Linux users who have spent even a short amount of time in the community will know of Arch Linux, and distros built from Arch but what about people who are new to Linux?
In this blog, I will discuss what Arch Linux is and the pros and cons for new users vs using Architect
Arch Linux is a Linux distribution that was released in 2002 with no specific audience in mind. Arch Linux runs a pacman package manager which has a little learning curve for those use to Ubuntu’s package manager.
New users tend to go for a Linux distribution that has a GUI interface and an easy to follow installation, but this is where Arch is different and tends to scare a lot of people off.
Unlike Ubuntu or Mint, Arch is installed completely in the terminal via commands, and when I say completely I mean it.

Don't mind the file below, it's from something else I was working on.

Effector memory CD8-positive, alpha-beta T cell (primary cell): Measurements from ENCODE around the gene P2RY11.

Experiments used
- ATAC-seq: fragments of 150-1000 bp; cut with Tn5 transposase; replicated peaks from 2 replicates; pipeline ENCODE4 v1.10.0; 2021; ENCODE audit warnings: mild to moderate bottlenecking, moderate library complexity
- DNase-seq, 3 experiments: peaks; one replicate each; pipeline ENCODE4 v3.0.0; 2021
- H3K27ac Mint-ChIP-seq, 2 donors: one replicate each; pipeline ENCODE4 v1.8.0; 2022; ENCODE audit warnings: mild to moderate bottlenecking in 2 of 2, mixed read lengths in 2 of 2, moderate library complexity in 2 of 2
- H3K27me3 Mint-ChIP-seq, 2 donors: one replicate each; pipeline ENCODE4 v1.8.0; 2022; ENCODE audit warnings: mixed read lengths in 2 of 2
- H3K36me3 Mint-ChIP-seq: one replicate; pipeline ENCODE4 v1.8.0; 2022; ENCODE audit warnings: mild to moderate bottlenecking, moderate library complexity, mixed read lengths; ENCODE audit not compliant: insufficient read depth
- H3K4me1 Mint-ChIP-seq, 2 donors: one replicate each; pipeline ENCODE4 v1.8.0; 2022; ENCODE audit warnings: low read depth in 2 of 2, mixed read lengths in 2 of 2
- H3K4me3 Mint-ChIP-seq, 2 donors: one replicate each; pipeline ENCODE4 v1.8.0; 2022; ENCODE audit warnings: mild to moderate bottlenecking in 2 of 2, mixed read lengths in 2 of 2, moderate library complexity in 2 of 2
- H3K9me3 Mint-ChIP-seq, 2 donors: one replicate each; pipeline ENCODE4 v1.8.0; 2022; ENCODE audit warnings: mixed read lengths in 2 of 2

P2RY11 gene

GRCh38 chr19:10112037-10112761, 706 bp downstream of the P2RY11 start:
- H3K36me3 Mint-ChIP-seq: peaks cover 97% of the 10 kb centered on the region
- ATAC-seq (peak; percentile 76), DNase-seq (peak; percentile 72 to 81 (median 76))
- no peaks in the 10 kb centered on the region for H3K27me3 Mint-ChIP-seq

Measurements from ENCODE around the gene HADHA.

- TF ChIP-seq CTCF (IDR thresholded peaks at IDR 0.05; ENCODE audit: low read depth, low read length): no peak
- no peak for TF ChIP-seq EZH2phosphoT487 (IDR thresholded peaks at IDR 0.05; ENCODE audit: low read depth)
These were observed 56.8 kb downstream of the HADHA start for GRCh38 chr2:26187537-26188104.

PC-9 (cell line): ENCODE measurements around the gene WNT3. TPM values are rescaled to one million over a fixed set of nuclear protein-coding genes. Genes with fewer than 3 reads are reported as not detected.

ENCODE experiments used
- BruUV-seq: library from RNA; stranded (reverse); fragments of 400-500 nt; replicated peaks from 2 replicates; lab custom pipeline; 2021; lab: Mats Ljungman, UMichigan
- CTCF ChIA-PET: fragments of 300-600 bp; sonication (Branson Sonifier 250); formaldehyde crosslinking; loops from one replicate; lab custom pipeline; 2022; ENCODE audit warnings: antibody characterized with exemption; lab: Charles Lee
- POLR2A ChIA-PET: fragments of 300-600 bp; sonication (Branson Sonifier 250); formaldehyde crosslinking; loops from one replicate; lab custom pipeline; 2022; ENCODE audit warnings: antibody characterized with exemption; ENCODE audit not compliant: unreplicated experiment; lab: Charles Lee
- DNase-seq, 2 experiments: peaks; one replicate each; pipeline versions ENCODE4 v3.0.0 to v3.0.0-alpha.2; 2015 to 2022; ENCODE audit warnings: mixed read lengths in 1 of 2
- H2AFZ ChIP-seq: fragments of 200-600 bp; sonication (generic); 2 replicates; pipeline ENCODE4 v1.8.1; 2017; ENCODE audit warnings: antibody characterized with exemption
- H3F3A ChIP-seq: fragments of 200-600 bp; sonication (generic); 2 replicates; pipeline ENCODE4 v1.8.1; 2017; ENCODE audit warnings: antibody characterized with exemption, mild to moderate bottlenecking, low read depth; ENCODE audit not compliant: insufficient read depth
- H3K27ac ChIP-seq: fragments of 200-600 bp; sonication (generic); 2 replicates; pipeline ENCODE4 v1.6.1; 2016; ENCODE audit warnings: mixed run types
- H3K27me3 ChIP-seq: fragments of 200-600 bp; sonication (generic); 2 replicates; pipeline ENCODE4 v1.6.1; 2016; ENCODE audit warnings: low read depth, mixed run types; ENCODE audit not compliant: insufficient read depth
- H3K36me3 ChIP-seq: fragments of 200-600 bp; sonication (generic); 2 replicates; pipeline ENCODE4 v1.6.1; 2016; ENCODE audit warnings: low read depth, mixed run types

Below are the main steps taken when installing Arch.
- Manually making partitions on the hard drive
- Manually mount and unmount drives
- Set the keyboard layout
- Update the system clock
- create the system users
- Set the region
- Install GRUB
- Install all drivers
- And install a desktop environment eg. Gnome, KDE etc
Now you may be thinking you do that already in a normal install, but remember there is no GUI it’s all done via commands.
This is why new users run away from Arch and it’s also why Arch is known for its ‘Elite Power User’ community. I do recommend any Linux user to try and install Arch, as it’s a really nice feeling to know you built your system from the ground up, but if the command line is not for you there is another way to install Arch Linux.
Architect has been created as an alternative way to install Arch via a GUI instead of a command line.
As you can see it’s as simple as following a 1 – 8 step installer, which holds your hand through the entire process, there is still a little learning curve to knowing how to configure it but it still saves the headache of inputting a command in wrong etc.
Here is a video for a look at how to install Arch via the Architect installer.